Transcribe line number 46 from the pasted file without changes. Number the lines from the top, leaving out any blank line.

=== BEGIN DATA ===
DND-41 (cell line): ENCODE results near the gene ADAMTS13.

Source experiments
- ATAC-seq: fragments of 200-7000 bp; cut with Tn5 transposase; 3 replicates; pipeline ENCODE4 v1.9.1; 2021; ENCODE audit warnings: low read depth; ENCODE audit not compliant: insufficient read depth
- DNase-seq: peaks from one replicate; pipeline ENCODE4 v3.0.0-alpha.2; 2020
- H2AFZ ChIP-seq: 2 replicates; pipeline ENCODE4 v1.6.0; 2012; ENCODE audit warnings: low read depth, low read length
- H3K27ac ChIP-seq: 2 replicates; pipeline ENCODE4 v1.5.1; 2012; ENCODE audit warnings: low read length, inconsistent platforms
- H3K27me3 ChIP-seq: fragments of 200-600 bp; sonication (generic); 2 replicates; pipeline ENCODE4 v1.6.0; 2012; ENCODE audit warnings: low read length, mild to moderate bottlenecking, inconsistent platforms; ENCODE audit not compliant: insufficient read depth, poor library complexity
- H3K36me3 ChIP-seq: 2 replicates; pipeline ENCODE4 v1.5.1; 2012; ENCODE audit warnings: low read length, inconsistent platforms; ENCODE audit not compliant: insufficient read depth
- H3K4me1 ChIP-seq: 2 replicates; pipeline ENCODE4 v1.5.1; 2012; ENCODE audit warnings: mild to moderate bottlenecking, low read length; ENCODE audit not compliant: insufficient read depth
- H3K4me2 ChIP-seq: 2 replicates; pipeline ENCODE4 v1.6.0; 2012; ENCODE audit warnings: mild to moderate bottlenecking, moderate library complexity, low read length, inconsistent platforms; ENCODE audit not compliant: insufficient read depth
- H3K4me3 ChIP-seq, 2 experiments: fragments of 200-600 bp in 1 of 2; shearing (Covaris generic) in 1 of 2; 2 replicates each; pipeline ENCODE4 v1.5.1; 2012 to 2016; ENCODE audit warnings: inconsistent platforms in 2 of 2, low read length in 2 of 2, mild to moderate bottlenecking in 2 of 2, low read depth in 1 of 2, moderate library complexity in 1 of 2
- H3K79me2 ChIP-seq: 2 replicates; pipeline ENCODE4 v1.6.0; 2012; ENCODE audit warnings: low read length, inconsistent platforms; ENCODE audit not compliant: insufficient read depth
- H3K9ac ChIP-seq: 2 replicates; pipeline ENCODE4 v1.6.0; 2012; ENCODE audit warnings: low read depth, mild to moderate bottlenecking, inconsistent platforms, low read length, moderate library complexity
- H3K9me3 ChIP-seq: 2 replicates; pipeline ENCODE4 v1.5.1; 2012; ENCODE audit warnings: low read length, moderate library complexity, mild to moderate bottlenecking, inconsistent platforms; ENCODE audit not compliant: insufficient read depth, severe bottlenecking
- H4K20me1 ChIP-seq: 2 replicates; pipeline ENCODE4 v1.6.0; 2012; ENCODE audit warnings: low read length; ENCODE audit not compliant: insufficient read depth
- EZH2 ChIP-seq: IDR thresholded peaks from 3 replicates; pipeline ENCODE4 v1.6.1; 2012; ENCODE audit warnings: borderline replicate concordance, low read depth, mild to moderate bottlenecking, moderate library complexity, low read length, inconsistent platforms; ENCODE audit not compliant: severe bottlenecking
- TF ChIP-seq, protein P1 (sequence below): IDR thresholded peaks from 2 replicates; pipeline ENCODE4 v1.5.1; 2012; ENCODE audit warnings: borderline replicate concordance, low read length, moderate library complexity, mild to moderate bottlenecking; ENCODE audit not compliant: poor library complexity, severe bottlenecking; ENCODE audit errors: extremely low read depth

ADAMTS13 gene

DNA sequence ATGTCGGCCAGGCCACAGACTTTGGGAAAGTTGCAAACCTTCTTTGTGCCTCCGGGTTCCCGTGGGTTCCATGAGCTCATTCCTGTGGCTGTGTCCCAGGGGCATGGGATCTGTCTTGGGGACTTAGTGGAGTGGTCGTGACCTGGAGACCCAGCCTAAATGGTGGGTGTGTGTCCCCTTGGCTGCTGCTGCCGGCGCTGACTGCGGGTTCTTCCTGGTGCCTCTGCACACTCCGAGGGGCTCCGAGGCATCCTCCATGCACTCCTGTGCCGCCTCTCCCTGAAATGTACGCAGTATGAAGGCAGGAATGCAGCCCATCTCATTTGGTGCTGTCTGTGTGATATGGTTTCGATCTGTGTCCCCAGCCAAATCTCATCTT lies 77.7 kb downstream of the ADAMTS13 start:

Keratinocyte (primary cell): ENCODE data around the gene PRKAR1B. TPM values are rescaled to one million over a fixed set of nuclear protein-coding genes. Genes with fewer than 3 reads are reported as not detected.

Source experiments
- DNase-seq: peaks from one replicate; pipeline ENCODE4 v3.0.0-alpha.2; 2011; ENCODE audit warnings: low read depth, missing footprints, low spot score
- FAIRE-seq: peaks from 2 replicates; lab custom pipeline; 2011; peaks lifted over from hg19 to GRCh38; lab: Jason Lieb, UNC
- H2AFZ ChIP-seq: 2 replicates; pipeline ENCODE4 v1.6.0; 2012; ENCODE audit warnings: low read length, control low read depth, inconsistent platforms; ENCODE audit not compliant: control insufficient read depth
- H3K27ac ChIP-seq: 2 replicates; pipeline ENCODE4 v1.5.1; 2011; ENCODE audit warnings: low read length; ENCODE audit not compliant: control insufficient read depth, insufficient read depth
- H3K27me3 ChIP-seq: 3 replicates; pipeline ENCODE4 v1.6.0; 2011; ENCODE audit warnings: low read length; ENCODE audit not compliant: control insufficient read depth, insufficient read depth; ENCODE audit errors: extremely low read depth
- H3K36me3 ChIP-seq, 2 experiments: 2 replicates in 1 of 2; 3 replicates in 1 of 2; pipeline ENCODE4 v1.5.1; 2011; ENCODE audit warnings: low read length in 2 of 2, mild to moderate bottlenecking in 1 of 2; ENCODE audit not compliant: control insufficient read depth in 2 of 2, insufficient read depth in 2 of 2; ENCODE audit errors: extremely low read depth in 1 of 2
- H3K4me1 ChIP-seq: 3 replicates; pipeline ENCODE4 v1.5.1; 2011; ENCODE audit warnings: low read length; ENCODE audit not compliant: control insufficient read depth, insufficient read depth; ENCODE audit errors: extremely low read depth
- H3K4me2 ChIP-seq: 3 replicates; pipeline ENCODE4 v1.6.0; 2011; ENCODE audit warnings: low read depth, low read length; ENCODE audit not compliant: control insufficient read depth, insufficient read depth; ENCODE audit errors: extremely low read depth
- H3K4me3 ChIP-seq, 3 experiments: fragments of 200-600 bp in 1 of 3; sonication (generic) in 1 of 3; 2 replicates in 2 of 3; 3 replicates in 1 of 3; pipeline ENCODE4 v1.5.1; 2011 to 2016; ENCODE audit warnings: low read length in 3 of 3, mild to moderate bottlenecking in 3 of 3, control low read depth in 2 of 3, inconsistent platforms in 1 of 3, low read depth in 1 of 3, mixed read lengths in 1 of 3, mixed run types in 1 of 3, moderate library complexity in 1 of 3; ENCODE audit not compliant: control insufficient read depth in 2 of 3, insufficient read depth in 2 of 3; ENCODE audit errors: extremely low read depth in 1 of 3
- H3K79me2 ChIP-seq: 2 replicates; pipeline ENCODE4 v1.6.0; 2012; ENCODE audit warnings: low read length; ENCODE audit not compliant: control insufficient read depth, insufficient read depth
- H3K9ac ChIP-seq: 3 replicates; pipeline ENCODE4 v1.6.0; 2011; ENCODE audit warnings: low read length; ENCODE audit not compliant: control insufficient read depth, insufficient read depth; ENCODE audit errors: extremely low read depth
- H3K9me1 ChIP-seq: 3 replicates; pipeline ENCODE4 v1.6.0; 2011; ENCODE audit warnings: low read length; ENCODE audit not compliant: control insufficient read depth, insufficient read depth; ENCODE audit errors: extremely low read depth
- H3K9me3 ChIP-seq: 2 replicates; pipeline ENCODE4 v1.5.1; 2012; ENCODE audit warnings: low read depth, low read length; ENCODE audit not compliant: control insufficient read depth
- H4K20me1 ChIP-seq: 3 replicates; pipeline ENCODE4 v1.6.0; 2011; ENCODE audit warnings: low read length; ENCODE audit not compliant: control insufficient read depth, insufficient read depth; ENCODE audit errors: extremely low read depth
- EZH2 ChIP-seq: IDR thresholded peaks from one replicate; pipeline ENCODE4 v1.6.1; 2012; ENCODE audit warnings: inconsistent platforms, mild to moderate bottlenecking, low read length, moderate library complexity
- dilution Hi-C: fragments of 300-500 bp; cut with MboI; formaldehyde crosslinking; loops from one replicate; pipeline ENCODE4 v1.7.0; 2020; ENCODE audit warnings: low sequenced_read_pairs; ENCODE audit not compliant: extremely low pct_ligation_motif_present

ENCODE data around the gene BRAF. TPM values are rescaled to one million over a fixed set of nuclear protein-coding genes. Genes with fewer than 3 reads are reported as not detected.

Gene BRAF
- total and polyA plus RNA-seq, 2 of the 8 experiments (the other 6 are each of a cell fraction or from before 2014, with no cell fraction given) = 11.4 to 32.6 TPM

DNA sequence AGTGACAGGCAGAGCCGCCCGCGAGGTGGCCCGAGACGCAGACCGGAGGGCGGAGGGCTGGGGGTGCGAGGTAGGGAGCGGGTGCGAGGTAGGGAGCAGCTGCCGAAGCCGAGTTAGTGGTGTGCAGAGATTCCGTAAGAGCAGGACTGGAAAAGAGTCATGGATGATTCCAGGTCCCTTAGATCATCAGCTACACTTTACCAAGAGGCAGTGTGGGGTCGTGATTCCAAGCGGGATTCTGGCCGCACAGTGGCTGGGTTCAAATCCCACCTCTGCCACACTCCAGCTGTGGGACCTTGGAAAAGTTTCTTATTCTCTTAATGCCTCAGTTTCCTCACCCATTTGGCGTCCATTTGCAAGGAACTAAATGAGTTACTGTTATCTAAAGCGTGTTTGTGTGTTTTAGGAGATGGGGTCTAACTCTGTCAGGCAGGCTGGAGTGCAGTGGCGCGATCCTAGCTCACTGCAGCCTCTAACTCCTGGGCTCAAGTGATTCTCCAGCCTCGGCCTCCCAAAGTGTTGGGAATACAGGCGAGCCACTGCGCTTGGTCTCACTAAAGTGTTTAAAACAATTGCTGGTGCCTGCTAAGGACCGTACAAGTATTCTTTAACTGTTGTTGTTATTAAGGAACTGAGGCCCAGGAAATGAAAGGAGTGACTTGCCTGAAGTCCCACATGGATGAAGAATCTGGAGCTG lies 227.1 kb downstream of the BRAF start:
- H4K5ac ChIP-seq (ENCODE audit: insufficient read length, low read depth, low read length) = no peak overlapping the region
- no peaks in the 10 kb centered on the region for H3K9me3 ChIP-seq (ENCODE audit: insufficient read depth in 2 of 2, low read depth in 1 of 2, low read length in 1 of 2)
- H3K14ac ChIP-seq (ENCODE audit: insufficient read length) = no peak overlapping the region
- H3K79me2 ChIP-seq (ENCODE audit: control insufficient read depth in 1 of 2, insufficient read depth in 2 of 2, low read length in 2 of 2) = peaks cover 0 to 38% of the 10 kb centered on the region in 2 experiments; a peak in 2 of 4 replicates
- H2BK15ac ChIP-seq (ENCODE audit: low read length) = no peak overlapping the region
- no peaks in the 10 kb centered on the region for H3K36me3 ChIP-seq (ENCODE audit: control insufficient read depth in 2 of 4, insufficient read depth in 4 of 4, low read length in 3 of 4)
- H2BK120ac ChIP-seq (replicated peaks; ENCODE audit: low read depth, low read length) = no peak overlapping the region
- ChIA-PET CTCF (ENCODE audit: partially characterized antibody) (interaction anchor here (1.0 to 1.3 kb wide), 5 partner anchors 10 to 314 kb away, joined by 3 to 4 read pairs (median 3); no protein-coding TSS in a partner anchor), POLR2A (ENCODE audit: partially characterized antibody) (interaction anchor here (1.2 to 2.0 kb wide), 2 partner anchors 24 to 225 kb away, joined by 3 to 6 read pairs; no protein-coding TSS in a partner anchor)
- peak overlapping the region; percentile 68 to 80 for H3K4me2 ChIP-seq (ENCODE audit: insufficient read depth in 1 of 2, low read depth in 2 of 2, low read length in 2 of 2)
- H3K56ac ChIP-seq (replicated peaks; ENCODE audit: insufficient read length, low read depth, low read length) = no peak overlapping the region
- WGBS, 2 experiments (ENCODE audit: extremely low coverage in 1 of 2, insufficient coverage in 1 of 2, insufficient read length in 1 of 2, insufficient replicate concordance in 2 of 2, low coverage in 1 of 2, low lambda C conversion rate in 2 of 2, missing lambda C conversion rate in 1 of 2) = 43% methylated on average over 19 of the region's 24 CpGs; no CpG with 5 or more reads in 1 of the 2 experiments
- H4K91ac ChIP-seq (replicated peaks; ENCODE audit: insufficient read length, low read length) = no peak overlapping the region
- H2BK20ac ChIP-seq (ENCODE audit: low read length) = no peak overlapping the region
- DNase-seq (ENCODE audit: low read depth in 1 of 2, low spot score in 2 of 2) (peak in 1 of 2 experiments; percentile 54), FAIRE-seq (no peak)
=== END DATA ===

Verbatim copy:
- H2BK15ac ChIP-seq (ENCODE audit: low read length) = no peak overlapping the region